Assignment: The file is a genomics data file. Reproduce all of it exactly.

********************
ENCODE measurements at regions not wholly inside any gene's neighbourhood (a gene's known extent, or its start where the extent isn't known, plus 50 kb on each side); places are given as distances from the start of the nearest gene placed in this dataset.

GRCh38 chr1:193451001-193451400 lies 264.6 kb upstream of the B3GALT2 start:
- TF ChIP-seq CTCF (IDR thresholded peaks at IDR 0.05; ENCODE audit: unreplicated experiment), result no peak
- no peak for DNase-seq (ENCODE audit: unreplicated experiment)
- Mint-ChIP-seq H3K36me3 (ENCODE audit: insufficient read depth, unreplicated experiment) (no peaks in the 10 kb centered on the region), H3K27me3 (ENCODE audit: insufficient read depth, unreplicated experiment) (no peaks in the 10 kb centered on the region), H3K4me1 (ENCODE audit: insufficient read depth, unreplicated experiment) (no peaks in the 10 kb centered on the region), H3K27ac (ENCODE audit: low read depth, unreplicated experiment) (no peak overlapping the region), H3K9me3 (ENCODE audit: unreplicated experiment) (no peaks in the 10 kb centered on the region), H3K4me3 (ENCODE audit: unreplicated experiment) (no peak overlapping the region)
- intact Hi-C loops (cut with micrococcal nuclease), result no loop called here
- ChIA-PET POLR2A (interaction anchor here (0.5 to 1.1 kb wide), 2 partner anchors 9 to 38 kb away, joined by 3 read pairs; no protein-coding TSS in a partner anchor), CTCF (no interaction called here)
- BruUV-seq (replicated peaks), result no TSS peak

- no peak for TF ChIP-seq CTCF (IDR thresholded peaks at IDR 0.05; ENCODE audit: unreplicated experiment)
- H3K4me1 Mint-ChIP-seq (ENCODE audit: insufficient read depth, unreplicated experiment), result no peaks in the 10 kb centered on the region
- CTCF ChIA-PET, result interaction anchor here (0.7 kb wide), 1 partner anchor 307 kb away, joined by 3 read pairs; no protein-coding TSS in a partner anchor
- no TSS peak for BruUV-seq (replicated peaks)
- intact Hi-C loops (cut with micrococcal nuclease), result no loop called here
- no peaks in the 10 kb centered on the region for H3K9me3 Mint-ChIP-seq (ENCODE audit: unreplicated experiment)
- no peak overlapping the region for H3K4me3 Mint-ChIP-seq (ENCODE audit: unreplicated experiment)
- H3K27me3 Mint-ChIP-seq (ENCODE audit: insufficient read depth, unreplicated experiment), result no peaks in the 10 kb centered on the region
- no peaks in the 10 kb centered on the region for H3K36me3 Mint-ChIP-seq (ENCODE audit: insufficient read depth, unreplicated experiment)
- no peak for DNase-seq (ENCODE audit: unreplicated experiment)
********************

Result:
ENCODE measurements at regions not wholly inside any gene's neighbourhood (a gene's known extent, or its start where the extent isn't known, plus 50 kb on each side); places are given as distances from the start of the nearest gene placed in this dataset.

GRCh38 chr1:193451001-193451400 lies 264.6 kb upstream of the B3GALT2 start:
- TF ChIP-seq CTCF (IDR thresholded peaks at IDR 0.05; ENCODE audit: unreplicated experiment), result no peak
- no peak for DNase-seq (ENCODE audit: unreplicated experiment)
- Mint-ChIP-seq H3K36me3 (ENCODE audit: insufficient read depth, unreplicated experiment) (no peaks in the 10 kb centered on the region), H3K27me3 (ENCODE audit: insufficient read depth, unreplicated experiment) (no peaks in the 10 kb centered on the region), H3K4me1 (ENCODE audit: insufficient read depth, unreplicated experiment) (no peaks in the 10 kb centered on the region), H3K27ac (ENCODE audit: low read depth, unreplicated experiment) (no peak overlapping the region), H3K9me3 (ENCODE audit: unreplicated experiment) (no peaks in the 10 kb centered on the region), H3K4me3 (ENCODE audit: unreplicated experiment) (no peak overlapping the region)
- intact Hi-C loops (cut with micrococcal nuclease), result no loop called here
- ChIA-PET POLR2A (interaction anchor here (0.5 to 1.1 kb wide), 2 partner anchors 9 to 38 kb away, joined by 3 read pairs; no protein-coding TSS in a partner anchor), CTCF (no interaction called here)
- BruUV-seq (replicated peaks), result no TSS peak

- no peak for TF ChIP-seq CTCF (IDR thresholded peaks at IDR 0.05; ENCODE audit: unreplicated experiment)
- H3K4me1 Mint-ChIP-seq (ENCODE audit: insufficient read depth, unreplicated experiment), result no peaks in the 10 kb centered on the region
- CTCF ChIA-PET, result interaction anchor here (0.7 kb wide), 1 partner anchor 307 kb away, joined by 3 read pairs; no protein-coding TSS in a partner anchor
- no TSS peak for BruUV-seq (replicated peaks)
- intact Hi-C loops (cut with micrococcal nuclease), result no loop called here
- no peaks in the 10 kb centered on the region for H3K9me3 Mint-ChIP-seq (ENCODE audit: unreplicated experiment)
- no peak overlapping the region for H3K4me3 Mint-ChIP-seq (ENCODE audit: unreplicated experiment)
- H3K27me3 Mint-ChIP-seq (ENCODE audit: insufficient read depth, unreplicated experiment), result no peaks in the 10 kb centered on the region
- no peaks in the 10 kb centered on the region for H3K36me3 Mint-ChIP-seq (ENCODE audit: insufficient read depth, unreplicated experiment)
- no peak for DNase-seq (ENCODE audit: unreplicated experiment)